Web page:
Sleep hygiene is crucial. Maintaining proper sleep hygiene and adding healthy nutrients to support quality sleep can help you manage stress effectively – especially during the holidays. According to the American Academy of Sleep Medicine, the average adult requires between seven to nine hours of sleep for optimal health. It also mentions that adolescents generally require more sleep, about eight to ten hours per night.4 Getting adequate sleep may dampen the stress-related mental strains, a benefit during the stressful holiday season. ‡
Nutrients to Support Sleep‡
In addition to lifestyle practices to help promote sleep and relaxation, there are nutrients and functional ingredients we can supplement with to help support the onset of sleep and manage stress. We know Melatonin helps facilitate the onset of sleep and sleep efficiency.5 What’s more, nutrients such as glycine and Magnesium help support muscle relaxation and a healthy sleep cycle.6‡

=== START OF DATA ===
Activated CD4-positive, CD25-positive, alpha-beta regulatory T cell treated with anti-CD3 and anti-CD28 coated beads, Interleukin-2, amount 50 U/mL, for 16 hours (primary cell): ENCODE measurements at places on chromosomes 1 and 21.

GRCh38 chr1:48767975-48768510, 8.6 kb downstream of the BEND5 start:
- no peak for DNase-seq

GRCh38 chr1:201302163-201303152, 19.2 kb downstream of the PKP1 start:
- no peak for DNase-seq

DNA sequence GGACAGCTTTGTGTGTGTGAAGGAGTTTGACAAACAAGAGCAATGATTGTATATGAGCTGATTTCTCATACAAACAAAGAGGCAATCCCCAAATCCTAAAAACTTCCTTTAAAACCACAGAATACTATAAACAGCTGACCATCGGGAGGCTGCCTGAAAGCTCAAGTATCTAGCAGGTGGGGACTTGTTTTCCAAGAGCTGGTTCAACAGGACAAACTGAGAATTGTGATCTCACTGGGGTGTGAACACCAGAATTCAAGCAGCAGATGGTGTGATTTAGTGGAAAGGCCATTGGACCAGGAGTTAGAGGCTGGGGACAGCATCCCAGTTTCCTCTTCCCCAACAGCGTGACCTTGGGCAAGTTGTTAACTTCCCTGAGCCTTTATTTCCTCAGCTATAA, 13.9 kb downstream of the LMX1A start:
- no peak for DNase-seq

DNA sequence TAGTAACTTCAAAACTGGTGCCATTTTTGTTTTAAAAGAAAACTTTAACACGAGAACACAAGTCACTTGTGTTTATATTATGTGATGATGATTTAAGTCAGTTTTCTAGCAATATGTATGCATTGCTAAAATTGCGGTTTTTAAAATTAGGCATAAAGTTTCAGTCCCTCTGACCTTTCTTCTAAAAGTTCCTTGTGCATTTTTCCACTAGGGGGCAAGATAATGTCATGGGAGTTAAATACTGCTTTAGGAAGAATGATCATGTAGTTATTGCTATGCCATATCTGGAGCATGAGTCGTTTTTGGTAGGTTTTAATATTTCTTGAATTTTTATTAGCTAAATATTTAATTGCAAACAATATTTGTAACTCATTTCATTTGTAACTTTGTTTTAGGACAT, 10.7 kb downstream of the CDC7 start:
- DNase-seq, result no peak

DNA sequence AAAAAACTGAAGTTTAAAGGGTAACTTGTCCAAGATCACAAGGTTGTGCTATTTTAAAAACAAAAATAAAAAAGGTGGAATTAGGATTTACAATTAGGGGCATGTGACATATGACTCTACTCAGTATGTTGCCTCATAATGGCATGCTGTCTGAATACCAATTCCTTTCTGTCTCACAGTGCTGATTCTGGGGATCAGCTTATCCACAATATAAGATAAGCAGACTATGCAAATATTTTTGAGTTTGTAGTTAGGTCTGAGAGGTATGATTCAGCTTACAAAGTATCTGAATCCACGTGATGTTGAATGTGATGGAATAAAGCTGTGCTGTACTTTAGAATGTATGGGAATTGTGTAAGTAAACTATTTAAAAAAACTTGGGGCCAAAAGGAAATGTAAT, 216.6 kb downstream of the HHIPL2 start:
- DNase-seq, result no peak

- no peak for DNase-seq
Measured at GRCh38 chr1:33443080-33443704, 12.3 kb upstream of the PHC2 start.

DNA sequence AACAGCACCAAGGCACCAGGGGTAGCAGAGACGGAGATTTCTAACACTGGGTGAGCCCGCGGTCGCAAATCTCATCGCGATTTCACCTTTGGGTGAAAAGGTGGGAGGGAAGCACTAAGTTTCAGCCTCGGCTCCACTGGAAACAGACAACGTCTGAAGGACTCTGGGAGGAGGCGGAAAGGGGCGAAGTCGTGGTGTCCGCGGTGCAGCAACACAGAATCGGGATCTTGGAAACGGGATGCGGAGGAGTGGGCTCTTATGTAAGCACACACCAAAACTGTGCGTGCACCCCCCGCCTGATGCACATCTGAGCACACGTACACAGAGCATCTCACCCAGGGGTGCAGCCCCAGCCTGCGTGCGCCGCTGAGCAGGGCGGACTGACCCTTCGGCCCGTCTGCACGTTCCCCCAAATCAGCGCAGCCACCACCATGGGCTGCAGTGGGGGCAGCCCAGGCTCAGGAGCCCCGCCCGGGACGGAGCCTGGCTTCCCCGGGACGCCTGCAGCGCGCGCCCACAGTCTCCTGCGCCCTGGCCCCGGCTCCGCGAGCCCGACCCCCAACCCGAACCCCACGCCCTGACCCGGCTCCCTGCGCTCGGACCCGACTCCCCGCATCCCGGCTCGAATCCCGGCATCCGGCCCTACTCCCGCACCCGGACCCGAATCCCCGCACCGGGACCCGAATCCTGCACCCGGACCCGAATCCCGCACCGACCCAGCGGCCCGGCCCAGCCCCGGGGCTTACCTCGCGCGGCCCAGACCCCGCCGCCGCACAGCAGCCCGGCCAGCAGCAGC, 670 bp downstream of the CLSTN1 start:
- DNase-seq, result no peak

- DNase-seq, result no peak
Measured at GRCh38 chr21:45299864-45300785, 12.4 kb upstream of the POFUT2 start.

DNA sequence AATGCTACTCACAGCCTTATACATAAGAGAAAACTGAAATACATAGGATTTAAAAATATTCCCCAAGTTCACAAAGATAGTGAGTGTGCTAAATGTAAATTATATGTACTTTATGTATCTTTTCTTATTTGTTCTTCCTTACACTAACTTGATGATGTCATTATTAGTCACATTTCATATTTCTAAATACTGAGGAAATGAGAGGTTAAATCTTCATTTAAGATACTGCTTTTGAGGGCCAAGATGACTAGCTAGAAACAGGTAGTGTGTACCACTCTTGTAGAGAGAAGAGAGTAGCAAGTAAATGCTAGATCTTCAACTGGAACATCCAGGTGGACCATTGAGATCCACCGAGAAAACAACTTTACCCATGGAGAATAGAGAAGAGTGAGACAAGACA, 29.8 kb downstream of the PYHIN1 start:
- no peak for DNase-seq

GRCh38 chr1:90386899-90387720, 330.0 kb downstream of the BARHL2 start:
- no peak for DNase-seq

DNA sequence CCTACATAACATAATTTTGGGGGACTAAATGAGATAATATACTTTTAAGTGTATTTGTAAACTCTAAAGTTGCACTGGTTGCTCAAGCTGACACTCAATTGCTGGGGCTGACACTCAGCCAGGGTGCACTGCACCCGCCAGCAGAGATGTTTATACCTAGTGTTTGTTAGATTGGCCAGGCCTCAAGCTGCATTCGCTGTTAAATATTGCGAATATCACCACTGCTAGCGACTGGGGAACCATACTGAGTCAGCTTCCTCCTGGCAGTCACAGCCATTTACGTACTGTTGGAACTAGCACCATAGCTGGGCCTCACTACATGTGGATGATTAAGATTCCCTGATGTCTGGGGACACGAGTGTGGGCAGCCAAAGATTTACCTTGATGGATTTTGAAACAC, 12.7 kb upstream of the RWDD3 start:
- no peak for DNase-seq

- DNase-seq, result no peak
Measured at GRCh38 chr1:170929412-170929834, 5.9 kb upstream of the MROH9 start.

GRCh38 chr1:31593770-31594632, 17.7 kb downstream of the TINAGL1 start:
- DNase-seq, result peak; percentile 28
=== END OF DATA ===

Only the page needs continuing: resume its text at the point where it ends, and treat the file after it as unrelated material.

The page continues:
The combination of time-tested herbs like valerian, passionflower, chamomile, lemon balm and hops, found in our Best-Rest Formula, may act to calm and relax the central nervous system.‡
Pure Encapsulations® Daily Pure Pack - Healthy Sleep provides two capsules of our Best-Rest Formula and one capsule of our Magnesium glycinate to help enhance your sleep quality and help you feel rested and refreshed. ‡
How to Manage Daily Stress with Lifestyle
While I spend a lot of time discussing how to help manage stress, it’s important to remember that stress is a natural factor that protects us from managing and dealing with challenging situations. When it becomes unmanageable, we need that extra help not to feel overwhelmed.
One great way you can focus on managing stress is by forward thinking. Forward-thinking is a process where you can help manage the feeling of being overwhelmed and stressed by planning to help better prepare you for what’s to come. It’s been found that people who learn to think forward are better able to modify their behaviors in stressful times, from being reactionary or worrying about the future to a more flexible and measured response with greater awareness of the present moment.7